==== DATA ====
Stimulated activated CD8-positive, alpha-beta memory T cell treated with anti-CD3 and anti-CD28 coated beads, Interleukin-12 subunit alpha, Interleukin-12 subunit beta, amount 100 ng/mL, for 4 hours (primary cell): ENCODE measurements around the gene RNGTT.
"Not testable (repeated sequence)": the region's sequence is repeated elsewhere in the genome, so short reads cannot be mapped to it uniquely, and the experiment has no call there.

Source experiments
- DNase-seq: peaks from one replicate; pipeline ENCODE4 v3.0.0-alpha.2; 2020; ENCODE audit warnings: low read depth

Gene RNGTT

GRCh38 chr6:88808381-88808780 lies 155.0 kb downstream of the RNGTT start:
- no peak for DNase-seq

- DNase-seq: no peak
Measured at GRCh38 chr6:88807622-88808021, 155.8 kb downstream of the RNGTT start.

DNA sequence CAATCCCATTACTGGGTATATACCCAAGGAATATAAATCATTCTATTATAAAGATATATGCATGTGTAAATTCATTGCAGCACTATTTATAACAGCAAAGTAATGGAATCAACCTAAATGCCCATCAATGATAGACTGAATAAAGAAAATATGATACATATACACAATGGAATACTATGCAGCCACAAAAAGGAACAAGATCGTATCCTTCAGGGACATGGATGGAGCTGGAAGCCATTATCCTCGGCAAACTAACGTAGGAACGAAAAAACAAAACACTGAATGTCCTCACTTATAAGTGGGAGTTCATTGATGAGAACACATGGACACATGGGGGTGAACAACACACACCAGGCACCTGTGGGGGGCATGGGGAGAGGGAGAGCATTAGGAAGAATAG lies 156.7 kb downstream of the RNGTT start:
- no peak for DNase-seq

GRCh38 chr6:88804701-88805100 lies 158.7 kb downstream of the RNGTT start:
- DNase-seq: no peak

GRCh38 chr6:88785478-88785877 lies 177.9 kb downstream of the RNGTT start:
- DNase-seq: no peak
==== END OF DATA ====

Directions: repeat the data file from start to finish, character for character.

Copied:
Stimulated activated CD8-positive, alpha-beta memory T cell treated with anti-CD3 and anti-CD28 coated beads, Interleukin-12 subunit alpha, Interleukin-12 subunit beta, amount 100 ng/mL, for 4 hours (primary cell): ENCODE measurements around the gene RNGTT.
"Not testable (repeated sequence)": the region's sequence is repeated elsewhere in the genome, so short reads cannot be mapped to it uniquely, and the experiment has no call there.

Source experiments
- DNase-seq: peaks from one replicate; pipeline ENCODE4 v3.0.0-alpha.2; 2020; ENCODE audit warnings: low read depth

Gene RNGTT

GRCh38 chr6:88808381-88808780 lies 155.0 kb downstream of the RNGTT start:
- no peak for DNase-seq

- DNase-seq: no peak
Measured at GRCh38 chr6:88807622-88808021, 155.8 kb downstream of the RNGTT start.

DNA sequence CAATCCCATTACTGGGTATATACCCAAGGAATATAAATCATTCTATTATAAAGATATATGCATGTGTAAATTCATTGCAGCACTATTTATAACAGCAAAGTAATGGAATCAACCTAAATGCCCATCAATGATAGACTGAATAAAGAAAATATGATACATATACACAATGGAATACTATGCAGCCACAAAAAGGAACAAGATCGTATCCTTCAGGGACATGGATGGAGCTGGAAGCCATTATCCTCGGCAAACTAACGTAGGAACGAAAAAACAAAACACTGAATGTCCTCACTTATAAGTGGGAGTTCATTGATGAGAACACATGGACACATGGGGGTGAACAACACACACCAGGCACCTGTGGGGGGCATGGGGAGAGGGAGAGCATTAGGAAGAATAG lies 156.7 kb downstream of the RNGTT start:
- no peak for DNase-seq

GRCh38 chr6:88804701-88805100 lies 158.7 kb downstream of the RNGTT start:
- DNase-seq: no peak

GRCh38 chr6:88785478-88785877 lies 177.9 kb downstream of the RNGTT start:
- DNase-seq: no peak